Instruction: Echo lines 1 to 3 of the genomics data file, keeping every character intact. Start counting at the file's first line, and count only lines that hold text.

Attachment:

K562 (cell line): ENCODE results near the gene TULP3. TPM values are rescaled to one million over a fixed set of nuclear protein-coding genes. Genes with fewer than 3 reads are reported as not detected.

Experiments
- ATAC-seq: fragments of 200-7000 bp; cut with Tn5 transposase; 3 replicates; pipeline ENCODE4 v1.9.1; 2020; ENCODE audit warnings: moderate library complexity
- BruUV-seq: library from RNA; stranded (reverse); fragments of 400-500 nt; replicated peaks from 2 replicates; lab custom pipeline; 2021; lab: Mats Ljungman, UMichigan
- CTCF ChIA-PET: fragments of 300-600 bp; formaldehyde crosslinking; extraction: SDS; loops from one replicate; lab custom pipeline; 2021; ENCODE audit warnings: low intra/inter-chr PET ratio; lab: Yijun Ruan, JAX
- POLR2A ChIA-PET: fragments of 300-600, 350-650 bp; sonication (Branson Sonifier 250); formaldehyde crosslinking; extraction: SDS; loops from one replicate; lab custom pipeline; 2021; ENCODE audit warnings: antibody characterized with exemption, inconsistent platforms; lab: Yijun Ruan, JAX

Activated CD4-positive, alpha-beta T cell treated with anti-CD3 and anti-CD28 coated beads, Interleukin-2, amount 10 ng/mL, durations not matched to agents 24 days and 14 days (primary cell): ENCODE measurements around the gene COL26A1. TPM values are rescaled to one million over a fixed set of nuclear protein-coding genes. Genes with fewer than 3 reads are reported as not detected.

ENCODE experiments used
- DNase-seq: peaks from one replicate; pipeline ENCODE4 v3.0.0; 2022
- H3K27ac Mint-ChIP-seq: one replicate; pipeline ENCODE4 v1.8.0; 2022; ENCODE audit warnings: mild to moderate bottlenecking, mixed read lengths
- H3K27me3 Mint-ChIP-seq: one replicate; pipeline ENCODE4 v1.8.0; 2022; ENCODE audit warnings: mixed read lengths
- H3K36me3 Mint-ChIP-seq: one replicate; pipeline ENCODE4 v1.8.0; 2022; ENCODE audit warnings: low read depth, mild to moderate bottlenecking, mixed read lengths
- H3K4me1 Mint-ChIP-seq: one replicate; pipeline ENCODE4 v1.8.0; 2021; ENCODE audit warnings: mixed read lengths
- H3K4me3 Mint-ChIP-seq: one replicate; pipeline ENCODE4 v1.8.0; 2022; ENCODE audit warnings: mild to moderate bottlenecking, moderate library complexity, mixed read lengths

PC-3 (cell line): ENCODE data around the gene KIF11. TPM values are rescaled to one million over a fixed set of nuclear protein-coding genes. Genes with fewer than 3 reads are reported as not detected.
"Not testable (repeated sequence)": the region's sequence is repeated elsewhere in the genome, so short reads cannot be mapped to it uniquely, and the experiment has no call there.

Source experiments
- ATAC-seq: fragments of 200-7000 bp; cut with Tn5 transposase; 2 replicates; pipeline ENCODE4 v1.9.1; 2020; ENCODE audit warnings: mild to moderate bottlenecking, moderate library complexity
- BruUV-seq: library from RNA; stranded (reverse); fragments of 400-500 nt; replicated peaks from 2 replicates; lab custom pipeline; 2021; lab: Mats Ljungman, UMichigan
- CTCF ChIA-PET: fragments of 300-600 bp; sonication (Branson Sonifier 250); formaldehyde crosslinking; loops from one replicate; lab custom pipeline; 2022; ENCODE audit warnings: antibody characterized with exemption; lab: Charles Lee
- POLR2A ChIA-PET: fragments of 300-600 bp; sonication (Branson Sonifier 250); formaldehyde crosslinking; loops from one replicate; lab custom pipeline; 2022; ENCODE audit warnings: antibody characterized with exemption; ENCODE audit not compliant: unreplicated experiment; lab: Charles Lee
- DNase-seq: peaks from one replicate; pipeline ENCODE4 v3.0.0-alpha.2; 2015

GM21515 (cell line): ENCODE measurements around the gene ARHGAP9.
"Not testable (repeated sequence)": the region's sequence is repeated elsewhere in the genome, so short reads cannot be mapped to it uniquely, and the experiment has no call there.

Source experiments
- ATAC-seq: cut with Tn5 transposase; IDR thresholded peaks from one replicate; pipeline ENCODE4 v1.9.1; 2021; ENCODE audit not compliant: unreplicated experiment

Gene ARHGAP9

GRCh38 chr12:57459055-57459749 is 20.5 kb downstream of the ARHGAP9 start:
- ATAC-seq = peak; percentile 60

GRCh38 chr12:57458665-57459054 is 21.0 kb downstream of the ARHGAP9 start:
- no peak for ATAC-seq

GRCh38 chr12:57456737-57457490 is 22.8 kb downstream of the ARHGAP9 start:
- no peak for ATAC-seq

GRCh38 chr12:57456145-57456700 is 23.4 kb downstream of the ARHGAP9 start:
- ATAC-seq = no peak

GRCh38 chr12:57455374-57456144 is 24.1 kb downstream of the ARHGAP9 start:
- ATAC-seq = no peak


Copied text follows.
K562 (cell line): ENCODE results near the gene TULP3. TPM values are rescaled to one million over a fixed set of nuclear protein-coding genes. Genes with fewer than 3 reads are reported as not detected.

Experiments
- ATAC-seq: fragments of 200-7000 bp; cut with Tn5 transposase; 3 replicates; pipeline ENCODE4 v1.9.1; 2020; ENCODE audit warnings: moderate library complexity